By CECILIA AN
I am from a place that some have said, jokingly, is on the wrong side of the river. I was raised in New Jersey, so its no wonder I am naïve enough to still allow New York City to pull at my heartstrings (despite the fact that I have interned there for two summers). Many of my Cornell colleagues, who are proudly self-identifying native New Yorkers (as well as summer interns eager to prove how well they have assimilated) have mocked me for my expressions of sympathy toward the homeless, while wearing their impenetrable apathy like a badge of honor. Every pained look I give a beggar is followed by rolling eyes or a patronizing speech about how I simply do not understand New York City. I began to understand that being void of emotion toward those asking for money goes beyond economic necessity, but has become a source of superiority, exclusivity and humor for many.
I have heard many of my Cornell acquaintances joking about devising elaborate plans to ward off beggars on the subway, such as bringing around a book as a prop or slowly pretending to pass out as they are approached. They employ these tactics while those asking for spare change slowly shuffle by with outstretched baseball caps and plastic bags. Despite their insistence that I adopt their attitude and join in the fun, I take pride in the fact that after two years of interning in the greatest city in the world, I have yet to cave and conform to bragging about how good at not caring I am.
When did apathy become elitism? Many of my more sympathetic friends, similar to myself, have been lectured in some rather demeaning tones by NYC natives, as if they were giving us valuable insider information about the lifestyle and culture of NYC. Although I can acknowledge that becoming somewhat desensitized to the stories of misfortune and the cardboard signs littered across Fifth Avenue was a personal necessity for me, I have never been proud of it.
I’m writing about this because of a particular woman I saw slowly declining as I commuted to and from work this summer. What I saw as her transition into homelessness still weighs heavily on my heart. Once hesitant to even ask for money, she grew dirtier and more comfortable with begging each day I saw her. The first day I saw her she was neatly dressed in a clean striped T-shirt and khakis, shuffling her feet and selectively approaching the stream of commuters on their way downtown. However, as the week passed I saw her gradually begin sitting on the floor of the tunnel, her hair matted and her clothes covered in stains and dirt. Eventually, she stopped showing up.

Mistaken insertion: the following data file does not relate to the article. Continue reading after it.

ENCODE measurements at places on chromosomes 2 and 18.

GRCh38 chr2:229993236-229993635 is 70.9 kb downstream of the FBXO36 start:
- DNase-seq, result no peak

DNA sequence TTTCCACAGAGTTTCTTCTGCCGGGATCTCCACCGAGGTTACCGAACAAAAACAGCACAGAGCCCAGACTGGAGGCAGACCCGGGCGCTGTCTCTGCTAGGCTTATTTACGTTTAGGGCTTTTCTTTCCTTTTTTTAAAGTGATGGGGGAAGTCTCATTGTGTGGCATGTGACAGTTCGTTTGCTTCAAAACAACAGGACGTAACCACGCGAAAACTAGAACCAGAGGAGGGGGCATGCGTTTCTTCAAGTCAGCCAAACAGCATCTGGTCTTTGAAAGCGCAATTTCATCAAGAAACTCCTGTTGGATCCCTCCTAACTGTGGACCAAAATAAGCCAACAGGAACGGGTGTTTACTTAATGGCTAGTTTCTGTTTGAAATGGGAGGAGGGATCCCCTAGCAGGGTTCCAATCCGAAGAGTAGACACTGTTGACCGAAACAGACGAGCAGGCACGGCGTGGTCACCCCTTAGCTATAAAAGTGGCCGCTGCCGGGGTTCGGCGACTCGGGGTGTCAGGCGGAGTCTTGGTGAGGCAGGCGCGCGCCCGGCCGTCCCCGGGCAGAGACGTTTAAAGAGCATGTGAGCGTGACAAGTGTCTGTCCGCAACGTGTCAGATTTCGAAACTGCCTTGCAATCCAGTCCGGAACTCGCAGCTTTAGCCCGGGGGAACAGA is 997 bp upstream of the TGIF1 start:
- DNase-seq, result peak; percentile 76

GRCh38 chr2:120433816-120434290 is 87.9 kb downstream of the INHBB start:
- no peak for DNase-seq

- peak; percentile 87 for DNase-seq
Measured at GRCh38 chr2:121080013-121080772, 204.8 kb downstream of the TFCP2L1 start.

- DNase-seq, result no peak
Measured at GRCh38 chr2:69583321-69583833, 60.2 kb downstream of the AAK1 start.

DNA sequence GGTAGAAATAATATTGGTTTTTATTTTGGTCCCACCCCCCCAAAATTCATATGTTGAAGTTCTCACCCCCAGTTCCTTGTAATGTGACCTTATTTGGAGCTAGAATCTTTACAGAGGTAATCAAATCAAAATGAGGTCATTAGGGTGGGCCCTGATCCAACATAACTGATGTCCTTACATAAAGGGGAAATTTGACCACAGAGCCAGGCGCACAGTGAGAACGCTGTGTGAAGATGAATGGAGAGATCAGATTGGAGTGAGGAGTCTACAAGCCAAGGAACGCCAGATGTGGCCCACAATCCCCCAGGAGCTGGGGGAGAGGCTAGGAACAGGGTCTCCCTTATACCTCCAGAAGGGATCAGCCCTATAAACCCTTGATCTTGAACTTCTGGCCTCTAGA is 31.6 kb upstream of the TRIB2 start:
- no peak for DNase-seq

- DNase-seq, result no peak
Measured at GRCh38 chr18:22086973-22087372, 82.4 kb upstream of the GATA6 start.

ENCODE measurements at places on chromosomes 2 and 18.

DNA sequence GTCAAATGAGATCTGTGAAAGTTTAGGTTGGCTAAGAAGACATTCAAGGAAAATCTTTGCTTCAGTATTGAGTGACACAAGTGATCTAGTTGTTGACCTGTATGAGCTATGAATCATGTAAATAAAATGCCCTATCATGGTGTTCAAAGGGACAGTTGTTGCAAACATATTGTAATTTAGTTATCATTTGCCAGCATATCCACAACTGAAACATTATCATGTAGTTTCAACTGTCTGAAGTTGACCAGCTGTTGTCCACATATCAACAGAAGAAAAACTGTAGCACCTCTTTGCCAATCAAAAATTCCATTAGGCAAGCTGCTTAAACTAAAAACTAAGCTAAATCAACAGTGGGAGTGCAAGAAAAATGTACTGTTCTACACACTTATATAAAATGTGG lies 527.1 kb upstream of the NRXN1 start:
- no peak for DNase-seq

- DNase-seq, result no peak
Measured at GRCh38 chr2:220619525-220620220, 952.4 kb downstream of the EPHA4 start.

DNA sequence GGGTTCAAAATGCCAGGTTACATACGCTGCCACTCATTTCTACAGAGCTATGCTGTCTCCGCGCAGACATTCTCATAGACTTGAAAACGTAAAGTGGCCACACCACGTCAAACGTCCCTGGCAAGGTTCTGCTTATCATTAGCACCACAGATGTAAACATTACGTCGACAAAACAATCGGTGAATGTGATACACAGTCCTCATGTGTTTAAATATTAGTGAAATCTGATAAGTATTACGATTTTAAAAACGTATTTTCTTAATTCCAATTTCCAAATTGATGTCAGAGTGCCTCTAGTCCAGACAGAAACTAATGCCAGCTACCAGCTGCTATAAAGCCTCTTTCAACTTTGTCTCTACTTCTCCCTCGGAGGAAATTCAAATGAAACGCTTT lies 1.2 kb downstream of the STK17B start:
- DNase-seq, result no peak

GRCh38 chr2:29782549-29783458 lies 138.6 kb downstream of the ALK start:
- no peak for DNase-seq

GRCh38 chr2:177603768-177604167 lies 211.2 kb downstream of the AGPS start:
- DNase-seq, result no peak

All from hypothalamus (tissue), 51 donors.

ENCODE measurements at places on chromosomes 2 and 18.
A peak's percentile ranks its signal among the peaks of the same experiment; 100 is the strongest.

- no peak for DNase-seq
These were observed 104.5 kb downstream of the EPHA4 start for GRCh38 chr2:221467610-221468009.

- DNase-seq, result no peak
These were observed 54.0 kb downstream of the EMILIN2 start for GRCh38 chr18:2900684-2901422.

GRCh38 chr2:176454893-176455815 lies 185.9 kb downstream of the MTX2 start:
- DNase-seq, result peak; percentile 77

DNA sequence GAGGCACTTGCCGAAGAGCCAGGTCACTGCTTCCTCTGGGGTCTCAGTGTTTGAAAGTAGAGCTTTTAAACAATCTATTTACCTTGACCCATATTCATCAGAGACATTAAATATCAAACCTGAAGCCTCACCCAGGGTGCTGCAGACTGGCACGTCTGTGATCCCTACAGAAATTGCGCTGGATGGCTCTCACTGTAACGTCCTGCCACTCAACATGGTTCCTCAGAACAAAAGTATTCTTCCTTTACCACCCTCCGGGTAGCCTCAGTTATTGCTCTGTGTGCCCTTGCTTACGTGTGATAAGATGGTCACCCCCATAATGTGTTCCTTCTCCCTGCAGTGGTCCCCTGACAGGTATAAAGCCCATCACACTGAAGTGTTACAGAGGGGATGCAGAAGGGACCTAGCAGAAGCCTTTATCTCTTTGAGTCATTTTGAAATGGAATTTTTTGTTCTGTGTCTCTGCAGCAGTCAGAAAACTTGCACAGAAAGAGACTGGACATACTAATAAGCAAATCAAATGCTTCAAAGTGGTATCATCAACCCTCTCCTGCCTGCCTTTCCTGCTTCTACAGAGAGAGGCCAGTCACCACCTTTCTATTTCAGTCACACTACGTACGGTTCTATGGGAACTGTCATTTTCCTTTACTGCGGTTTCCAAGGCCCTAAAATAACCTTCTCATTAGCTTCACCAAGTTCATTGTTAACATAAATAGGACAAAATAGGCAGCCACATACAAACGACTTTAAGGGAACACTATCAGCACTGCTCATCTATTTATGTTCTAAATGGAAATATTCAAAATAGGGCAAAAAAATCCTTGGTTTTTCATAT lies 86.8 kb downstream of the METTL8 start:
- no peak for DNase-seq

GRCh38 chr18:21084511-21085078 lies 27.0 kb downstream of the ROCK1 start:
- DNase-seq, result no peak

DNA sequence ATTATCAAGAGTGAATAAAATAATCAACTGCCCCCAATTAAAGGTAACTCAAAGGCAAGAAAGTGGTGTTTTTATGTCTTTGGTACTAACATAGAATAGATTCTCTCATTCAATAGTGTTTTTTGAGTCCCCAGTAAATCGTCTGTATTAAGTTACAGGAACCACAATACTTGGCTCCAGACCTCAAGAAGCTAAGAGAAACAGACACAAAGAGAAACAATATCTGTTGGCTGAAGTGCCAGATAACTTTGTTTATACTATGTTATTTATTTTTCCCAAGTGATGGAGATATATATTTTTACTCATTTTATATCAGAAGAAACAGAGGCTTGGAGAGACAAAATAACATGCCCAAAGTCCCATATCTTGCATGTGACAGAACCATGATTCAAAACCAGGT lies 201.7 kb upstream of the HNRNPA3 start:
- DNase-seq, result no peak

As students, we are accustomed to learning, and when we enter the workforce for the first time, our instinct is to do the same. Not only do we learn to do our jobs at our various summer or permanent positions, we learn from what we see and hear from our friends and peers in order to fit in. We learn by mirroring the speech, actions and attitudes around us, and therefore abide by the rules of the society we have entered. However, once in a while we do need to remind ourselves that the attitudes we adopt should be subject to our personal judgment and moral values.
I do not donate to someone every time he or she asks me to. I have neither the financial means nor the heart and soul of Mother Theresa to do so. I carry around my fair share of cynicism, especially when hearing about the fourth person whose house burned down in the past week on the A train late at night. Everyone seems to have no money and three children to feed after a long day when one’s patience is wearing thin. However, I do find it disturbing that to many, this attitude toward the homeless has become not simply a norm, but a pride-filled rite of passage to show that one has truly developed a New York state of mind.
Cecilia An is a junior in the School of Industrial and Labor Relations. He may be reached at firstname.lastname@example.org. Guest Room appears periodically this semester.